Here are the top 10 sources linked to school injuries:
Estimated number of injuries: 261,000
Most common diagnosis: Strain/sprain (36%)
Estimated number of injuries: 257,000
Most common diagnosis: Strain/sprain (25%)
3. Other sports/recreation
Estimated number of injuries: 193,000
Most common diagnosis: Strain/sprain (34%)
4. Monkey bars/other playground climbing apparatus
Estimated number of injuries: 118,000
Most common diagnosis: Fracture (49%)
5. Floor/flooring materials
Estimated number of injuries: 108,000
Most common diagnosis: Internal injury (27%)
Estimated number of injuries: 88,000
Most common diagnosis: Strain/sprain (31%)
Estimated number of injuries: 84,000
Most common diagnosis: Strain/sprain (27%)
8.Exercise (with no other equipment)
Estimated number of injuries: 67,000
Most common diagnosis: Strain/sprain (37%)
9. Interior ceilings/walls
Estimated number of injuries: 64,000
Most common diagnosis: Internal injury (22%)
Estimated number of injuries: 59,000
Most common diagnosis: Strain/sprain (42%)
The Fine Law Firm
Common sources of school injuries
A bar chart showing the most common types of school injuries by injury type
Sprains or strains and fractures, which occur commonly in athletic contexts, are the most frequent types of school injuries that require emergency department visits, making up more than one-third of the incidents in the NEISS data.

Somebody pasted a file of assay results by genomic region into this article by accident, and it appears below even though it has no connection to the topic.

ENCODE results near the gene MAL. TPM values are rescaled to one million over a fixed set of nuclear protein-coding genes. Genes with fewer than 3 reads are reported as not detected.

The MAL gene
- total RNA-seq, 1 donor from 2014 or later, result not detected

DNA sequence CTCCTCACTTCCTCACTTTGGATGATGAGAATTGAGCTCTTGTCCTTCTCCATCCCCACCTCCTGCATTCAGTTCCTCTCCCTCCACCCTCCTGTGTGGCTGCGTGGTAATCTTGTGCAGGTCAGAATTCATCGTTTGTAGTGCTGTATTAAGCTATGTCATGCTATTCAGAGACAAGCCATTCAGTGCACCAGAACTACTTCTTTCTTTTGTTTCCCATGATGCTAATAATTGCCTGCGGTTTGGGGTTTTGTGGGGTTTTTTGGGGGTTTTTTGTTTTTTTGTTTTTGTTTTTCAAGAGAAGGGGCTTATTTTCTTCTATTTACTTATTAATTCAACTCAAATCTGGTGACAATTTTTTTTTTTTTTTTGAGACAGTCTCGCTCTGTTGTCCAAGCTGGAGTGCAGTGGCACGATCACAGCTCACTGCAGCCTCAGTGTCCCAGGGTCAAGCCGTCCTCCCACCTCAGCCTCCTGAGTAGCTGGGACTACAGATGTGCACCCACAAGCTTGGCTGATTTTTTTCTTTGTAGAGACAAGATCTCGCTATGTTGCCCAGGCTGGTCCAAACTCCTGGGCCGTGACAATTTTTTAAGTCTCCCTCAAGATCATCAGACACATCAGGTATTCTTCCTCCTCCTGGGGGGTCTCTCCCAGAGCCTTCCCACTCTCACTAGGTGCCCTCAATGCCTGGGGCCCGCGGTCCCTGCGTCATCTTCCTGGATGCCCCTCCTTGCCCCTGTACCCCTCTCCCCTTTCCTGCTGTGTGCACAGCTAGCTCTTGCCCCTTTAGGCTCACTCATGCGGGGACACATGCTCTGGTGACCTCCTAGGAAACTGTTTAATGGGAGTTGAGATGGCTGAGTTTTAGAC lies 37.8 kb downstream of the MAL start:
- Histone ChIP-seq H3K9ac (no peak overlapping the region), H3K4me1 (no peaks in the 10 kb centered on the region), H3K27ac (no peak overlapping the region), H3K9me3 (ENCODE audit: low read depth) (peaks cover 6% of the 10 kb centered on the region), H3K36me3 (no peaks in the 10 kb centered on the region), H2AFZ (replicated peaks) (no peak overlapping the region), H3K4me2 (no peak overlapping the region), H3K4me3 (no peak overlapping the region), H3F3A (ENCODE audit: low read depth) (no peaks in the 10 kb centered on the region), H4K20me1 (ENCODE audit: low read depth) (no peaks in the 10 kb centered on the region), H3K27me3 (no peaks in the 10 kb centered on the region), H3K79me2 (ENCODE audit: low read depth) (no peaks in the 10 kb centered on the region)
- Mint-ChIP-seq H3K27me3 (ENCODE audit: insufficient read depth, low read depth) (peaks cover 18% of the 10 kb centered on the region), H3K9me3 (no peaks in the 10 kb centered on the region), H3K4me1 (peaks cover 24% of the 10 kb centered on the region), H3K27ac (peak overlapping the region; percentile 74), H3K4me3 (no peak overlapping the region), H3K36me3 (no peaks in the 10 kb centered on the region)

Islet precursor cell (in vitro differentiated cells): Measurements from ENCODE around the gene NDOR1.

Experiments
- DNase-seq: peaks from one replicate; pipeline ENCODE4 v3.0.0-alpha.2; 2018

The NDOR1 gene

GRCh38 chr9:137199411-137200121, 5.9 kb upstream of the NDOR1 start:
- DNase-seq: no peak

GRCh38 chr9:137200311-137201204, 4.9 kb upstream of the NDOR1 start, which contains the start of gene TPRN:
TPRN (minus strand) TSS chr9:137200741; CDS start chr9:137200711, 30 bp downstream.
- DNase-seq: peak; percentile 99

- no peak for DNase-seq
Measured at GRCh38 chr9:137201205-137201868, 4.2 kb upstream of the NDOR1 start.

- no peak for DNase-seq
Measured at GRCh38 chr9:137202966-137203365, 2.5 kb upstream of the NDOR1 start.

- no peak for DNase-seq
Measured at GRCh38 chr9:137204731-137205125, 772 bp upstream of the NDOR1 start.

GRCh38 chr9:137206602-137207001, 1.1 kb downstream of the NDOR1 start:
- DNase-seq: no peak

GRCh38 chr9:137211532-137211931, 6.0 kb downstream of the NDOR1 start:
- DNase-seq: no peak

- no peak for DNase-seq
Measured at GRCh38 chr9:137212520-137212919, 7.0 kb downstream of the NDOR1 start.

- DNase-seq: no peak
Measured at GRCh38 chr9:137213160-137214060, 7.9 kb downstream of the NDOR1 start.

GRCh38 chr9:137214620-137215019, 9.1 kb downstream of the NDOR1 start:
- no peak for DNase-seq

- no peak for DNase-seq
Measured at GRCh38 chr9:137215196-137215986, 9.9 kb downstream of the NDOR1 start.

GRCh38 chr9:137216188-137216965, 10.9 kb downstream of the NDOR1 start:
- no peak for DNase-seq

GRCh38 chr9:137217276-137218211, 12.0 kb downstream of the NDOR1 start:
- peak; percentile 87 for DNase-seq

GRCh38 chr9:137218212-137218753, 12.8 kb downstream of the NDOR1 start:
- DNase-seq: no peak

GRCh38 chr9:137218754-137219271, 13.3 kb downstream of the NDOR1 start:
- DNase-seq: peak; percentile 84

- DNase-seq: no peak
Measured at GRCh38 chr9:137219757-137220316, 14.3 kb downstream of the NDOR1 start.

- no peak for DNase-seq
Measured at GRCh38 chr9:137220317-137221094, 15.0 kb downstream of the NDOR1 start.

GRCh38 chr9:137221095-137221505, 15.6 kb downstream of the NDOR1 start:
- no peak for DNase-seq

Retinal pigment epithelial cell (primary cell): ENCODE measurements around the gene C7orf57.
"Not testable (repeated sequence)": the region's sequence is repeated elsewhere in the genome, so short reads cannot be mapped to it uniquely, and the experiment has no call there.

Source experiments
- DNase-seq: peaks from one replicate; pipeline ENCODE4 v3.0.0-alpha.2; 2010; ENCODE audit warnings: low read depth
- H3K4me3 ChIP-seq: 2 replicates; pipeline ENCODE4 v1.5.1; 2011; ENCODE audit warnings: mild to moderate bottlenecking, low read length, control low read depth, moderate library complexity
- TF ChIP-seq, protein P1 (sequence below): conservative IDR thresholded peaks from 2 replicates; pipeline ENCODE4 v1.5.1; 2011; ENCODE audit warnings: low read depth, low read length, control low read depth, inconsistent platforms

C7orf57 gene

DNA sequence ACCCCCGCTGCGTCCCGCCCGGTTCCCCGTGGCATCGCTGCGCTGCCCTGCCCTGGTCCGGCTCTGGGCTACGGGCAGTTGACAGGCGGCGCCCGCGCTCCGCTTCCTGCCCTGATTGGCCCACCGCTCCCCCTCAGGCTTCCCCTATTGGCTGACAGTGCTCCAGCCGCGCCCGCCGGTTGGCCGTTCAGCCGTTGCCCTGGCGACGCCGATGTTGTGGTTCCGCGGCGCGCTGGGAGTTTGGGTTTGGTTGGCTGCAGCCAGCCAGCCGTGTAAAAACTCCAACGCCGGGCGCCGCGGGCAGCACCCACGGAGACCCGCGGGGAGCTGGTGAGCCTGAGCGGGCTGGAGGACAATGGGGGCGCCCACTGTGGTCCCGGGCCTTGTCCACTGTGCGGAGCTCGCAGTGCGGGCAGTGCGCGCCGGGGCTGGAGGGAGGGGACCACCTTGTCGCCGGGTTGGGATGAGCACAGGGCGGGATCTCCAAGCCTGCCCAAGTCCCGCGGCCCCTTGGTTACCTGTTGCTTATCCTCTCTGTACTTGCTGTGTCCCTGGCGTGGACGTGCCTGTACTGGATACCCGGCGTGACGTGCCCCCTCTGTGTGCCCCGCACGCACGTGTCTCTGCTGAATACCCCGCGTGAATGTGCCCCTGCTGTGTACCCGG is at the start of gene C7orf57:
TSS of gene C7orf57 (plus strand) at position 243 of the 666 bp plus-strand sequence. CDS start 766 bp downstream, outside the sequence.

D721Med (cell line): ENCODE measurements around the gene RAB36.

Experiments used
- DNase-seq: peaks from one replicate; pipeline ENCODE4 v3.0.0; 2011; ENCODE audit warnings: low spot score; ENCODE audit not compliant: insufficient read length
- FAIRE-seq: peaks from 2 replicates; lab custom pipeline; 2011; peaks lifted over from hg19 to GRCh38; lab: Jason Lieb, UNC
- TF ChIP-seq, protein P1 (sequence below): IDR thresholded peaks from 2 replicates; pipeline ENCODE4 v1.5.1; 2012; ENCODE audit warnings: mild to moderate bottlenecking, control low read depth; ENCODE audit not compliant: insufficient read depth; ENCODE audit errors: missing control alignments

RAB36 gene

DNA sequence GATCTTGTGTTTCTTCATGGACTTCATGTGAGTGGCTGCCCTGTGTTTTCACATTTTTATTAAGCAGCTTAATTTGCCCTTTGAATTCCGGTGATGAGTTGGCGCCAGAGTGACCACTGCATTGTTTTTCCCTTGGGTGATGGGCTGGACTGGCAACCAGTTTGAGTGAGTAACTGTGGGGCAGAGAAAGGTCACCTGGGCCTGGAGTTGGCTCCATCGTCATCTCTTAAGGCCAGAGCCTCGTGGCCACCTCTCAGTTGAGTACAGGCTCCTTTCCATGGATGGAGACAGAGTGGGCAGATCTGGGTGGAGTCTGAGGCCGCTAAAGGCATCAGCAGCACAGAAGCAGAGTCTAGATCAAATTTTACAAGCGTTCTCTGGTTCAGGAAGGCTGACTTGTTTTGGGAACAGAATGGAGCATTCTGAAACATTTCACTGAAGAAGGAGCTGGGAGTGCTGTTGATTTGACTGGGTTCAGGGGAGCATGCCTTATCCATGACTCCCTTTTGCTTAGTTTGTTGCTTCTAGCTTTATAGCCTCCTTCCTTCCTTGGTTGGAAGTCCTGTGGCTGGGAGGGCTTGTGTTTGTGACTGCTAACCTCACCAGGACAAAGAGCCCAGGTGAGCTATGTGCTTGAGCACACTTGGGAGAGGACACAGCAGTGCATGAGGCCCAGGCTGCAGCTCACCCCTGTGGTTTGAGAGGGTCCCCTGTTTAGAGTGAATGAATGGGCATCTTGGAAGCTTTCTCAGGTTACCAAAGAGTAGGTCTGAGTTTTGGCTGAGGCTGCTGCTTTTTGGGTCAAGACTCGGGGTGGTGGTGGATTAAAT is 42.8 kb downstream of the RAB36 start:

But the context of the injury matters. For example, injuries caused by floors or ceilings are significantly more likely to involve internal injuries, while nearly half of injuries incurred on the monkey bars are fractures. Football, perhaps unsurprisingly, is responsible for a little over 10% of the total injuries, but it accounts for more than 20% of the concussions.
Injuries to the head or face are the most common
Head injuries are the most common type of school injury. In fact, close to 30% of all injuries involve the head or face, where lacerations (cuts) and internal injuries are more common. Another 15% of injuries are to knees and ankles, where strains and sprains are the most common — more than 70% of ankle injuries at schools are strains or sprains. An additional 9% of school injuries involve fingers, where fractures are the most frequent outcome.
Most injured students are treated and released
Fortunately, the overwhelming majority of school injuries — even when they require a trip to the hospital — are not very serious. In the NEISS dataset, 97% of injuries are either treated on an outpatient basis or examined and released without the need for further treatment. An additional 2% of school-related injuries are either admitted to the hospital where they are initially taken or transferred to a different facility for treatment. And less than 1 in 42,000 school injuries — an estimated 57 nationwide from 2017 through 2021 — were fatal.
Data sources and methodology
This analysis is based on data from the National Electronic Injury Surveillance System. NEISS uses data collected from 100 hospitals’ emergency departments as a probability sample to estimate the number of injuries associated with specific consumer products or activities. We isolated any injuries that indicated that they took place in a school setting from January 2017 through December 2021.